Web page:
Description: Atraumatic application of attenuated SIVmac239 Delta nef vaccine to the tonsils of rhesus macaques provided protection against challenge 26 weeks later with infectious SIVmac251 applied through this route. Early events at the mucosal portal of entry of challenge virus were followed. Wild-type virus was detected in nonvaccinated controls by day 4, and then simian immunodeficiency virus (SIV) replicated vigorously at days 7 and 14. In contrast, a challenge of 10 of 10 vaccinees with SIV did not significantly raise RNA levels in the plasma or increase infected cells in lymphoid tissues, as assessed by single-cell labeling for viral RNA and nef protein. Vaccine virus was found in the tonsils of all vaccinees, but challenge virus was only detected at this portal of entry in 4 of 10 monkeys. In the tonsil, the challenge virus did not induce an expansion of perforin(+) killer cells. However, there was a significant increase in gamma delta T cells and mature dendritic cells relative to unvaccinated controls. Therefore, during tonsillar SIV Delta nef vaccination, infection is blocked early at the entry portal, which we propose is due in part to innate functions of gamma delta T and dendritic cells.
    Keywords: Immunity, Mucosal -- Immunology ; SAIDS Vaccines -- Immunology ; Simian Acquired Immunodeficiency Syndrome -- Immunology ; Simian Immunodeficiency Virus -- Immunology ; Vaccines, Attenuated -- Immunology
    ISSN: 0027-8424
    E-ISSN: 10916490
    Library Location Call Number Volume/Issue/Year Availability
    BibTip Others were also interested in ...
  • 6
    Language: English
    In: PLoS ONE, May 23, 2014, Vol.9(5)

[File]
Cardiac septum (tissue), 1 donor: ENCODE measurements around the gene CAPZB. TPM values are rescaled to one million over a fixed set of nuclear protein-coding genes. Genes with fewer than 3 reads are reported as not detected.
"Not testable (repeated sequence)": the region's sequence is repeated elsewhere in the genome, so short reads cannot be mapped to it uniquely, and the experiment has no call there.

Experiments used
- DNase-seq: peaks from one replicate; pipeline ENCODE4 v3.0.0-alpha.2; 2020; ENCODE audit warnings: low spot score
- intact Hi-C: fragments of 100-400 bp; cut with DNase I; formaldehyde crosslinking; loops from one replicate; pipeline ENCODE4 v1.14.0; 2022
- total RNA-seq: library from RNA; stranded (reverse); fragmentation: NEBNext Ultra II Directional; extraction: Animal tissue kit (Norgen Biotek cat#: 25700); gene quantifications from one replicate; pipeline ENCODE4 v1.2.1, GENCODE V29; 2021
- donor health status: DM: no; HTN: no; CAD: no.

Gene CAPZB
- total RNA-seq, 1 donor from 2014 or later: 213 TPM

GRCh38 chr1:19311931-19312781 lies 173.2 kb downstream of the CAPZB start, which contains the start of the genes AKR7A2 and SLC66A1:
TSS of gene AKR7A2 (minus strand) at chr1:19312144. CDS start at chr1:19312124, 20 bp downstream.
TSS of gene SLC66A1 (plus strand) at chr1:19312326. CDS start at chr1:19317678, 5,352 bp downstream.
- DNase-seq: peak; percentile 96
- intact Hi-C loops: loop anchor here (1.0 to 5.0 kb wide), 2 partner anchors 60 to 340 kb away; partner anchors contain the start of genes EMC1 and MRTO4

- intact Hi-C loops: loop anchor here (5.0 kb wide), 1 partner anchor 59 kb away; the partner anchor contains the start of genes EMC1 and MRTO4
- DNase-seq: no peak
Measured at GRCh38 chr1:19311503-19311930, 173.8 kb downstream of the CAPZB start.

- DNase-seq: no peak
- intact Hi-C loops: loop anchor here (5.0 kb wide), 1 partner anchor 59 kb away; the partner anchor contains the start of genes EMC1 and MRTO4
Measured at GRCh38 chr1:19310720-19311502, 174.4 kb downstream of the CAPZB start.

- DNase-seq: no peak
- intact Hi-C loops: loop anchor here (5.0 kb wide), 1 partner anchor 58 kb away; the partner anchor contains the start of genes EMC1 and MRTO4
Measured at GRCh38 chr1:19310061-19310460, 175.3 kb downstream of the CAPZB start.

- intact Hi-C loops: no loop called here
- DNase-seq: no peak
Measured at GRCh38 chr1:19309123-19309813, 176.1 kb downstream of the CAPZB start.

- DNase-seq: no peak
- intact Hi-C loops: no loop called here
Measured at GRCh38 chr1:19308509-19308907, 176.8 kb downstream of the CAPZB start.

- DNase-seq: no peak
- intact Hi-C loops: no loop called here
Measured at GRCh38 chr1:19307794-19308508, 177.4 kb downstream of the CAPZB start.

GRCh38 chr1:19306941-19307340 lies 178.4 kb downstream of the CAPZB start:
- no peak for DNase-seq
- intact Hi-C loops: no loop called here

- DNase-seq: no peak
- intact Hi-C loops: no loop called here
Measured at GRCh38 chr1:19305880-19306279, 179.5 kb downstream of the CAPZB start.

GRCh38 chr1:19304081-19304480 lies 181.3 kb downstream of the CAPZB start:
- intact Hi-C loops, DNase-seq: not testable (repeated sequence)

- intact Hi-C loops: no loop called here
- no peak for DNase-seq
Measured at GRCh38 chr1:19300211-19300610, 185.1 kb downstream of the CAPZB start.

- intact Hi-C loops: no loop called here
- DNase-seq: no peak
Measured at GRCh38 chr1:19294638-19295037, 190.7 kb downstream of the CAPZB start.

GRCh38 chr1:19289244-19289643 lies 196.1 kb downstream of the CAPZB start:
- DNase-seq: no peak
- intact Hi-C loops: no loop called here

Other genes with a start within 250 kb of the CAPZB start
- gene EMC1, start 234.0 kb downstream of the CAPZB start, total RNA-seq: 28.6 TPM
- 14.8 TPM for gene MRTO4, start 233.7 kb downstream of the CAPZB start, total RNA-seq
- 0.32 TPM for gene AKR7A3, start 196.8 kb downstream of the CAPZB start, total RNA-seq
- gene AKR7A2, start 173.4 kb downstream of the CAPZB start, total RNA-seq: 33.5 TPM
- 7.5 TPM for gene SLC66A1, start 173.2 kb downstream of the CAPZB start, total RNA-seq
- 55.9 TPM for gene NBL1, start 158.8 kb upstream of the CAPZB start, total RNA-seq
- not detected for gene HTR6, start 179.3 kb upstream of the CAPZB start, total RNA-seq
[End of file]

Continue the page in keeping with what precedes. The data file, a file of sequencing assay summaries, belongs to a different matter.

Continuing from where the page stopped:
Description: Background Puumala virus (PUUV) is the most important hantavirus species in Central Europe. Nephropathia epidemica (NE), caused by PUUV, is characterized by acute renal injury (AKI) with thrombocytopenia and frequently gastrointestinal symptoms. Methods 456 patients with serologically and clinically confirmed NE were investigated at time of follow-up in a single clinic. The course of the NE was investigated using medical reports. We identified patients who had endoscopy with intestinal biopsy during acute phase of NE. Histopathological, immunohistochemical and molecular analyses of the biopsies were performed. Results Thirteen patients underwent colonoscopy or gastroscopy for abdominal pain, diarrhea, nausea and vomiting during acute phase of NE. Immunohistochemistry (IHC) revealed PUUV nucleocapsid antigen in 11 biopsies from 8 patients; 14 biopsies from 5 patients were negative for PUUV nucleocapsid antigen. IHC localized PUUV nucleocapsid antigen in endothelial cells of capillaries or larger vessels in the lamina propria. Rate of AKI was not higher and severity of AKI was not different in the PUUV-positive compared to the PUUV-negative group. All IHC positive biopsies were positive for PUUV RNA using RT-PCR. Phylogenetic reconstruction revealed clustering of all PUUV strains from this study with viruses previously detected from the South-West of Germany. Long-term outcome was favorable in both groups. Conclusions In patients with NE, PUUV nucleocapsid antigen and PUUV RNA was detected frequently in the intestine. This finding could explain frequent GI-symptoms in NE patients, thus demonstration of a more generalized PUUV infection. The RT-PCR was an effective and sensitive method to detect PUUV RNA in FFPE tissues. Therefore, it can be used as a diagnostic and phylogenetic approach also for archival materials. AKI was not more often present in patients with PUUV-positive IHC. This last finding should be investigated in larger numbers of patients with PUUV infection.